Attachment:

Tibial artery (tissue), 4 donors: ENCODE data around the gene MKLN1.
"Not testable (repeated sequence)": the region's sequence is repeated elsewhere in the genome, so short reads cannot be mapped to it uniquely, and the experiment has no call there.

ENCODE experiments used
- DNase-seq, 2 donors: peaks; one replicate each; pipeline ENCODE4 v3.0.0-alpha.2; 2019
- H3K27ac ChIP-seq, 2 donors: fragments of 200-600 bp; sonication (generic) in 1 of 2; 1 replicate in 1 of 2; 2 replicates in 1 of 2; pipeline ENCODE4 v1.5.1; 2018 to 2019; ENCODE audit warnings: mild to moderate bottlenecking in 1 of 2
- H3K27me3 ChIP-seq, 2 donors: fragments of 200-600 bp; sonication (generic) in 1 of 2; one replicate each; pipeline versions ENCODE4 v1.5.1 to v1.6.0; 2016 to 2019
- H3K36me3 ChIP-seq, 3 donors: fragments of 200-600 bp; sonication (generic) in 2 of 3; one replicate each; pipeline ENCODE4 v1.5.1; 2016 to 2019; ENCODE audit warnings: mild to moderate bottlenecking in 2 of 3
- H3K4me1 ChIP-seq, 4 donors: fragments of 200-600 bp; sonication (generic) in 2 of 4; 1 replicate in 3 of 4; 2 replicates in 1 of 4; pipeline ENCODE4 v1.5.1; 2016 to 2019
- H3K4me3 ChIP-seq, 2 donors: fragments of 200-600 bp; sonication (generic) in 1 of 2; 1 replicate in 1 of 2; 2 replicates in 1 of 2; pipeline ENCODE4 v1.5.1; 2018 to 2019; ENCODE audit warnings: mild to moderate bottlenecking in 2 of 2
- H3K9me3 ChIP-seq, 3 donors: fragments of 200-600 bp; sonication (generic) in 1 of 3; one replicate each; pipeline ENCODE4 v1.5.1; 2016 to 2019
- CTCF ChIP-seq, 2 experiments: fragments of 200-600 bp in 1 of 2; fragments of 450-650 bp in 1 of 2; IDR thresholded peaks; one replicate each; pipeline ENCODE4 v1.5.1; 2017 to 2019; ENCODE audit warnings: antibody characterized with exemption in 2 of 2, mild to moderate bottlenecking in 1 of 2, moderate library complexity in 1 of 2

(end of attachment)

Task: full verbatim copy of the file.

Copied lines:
Tibial artery (tissue), 4 donors: ENCODE data around the gene MKLN1.
"Not testable (repeated sequence)": the region's sequence is repeated elsewhere in the genome, so short reads cannot be mapped to it uniquely, and the experiment has no call there.

ENCODE experiments used
- DNase-seq, 2 donors: peaks; one replicate each; pipeline ENCODE4 v3.0.0-alpha.2; 2019
- H3K27ac ChIP-seq, 2 donors: fragments of 200-600 bp; sonication (generic) in 1 of 2; 1 replicate in 1 of 2; 2 replicates in 1 of 2; pipeline ENCODE4 v1.5.1; 2018 to 2019; ENCODE audit warnings: mild to moderate bottlenecking in 1 of 2
- H3K27me3 ChIP-seq, 2 donors: fragments of 200-600 bp; sonication (generic) in 1 of 2; one replicate each; pipeline versions ENCODE4 v1.5.1 to v1.6.0; 2016 to 2019
- H3K36me3 ChIP-seq, 3 donors: fragments of 200-600 bp; sonication (generic) in 2 of 3; one replicate each; pipeline ENCODE4 v1.5.1; 2016 to 2019; ENCODE audit warnings: mild to moderate bottlenecking in 2 of 3
- H3K4me1 ChIP-seq, 4 donors: fragments of 200-600 bp; sonication (generic) in 2 of 4; 1 replicate in 3 of 4; 2 replicates in 1 of 4; pipeline ENCODE4 v1.5.1; 2016 to 2019
- H3K4me3 ChIP-seq, 2 donors: fragments of 200-600 bp; sonication (generic) in 1 of 2; 1 replicate in 1 of 2; 2 replicates in 1 of 2; pipeline ENCODE4 v1.5.1; 2018 to 2019; ENCODE audit warnings: mild to moderate bottlenecking in 2 of 2
- H3K9me3 ChIP-seq, 3 donors: fragments of 200-600 bp; sonication (generic) in 1 of 3; one replicate each; pipeline ENCODE4 v1.5.1; 2016 to 2019
- CTCF ChIP-seq, 2 experiments: fragments of 200-600 bp in 1 of 2; fragments of 450-650 bp in 1 of 2; IDR thresholded peaks; one replicate each; pipeline ENCODE4 v1.5.1; 2017 to 2019; ENCODE audit warnings: antibody characterized with exemption in 2 of 2, mild to moderate bottlenecking in 1 of 2, moderate library complexity in 1 of 2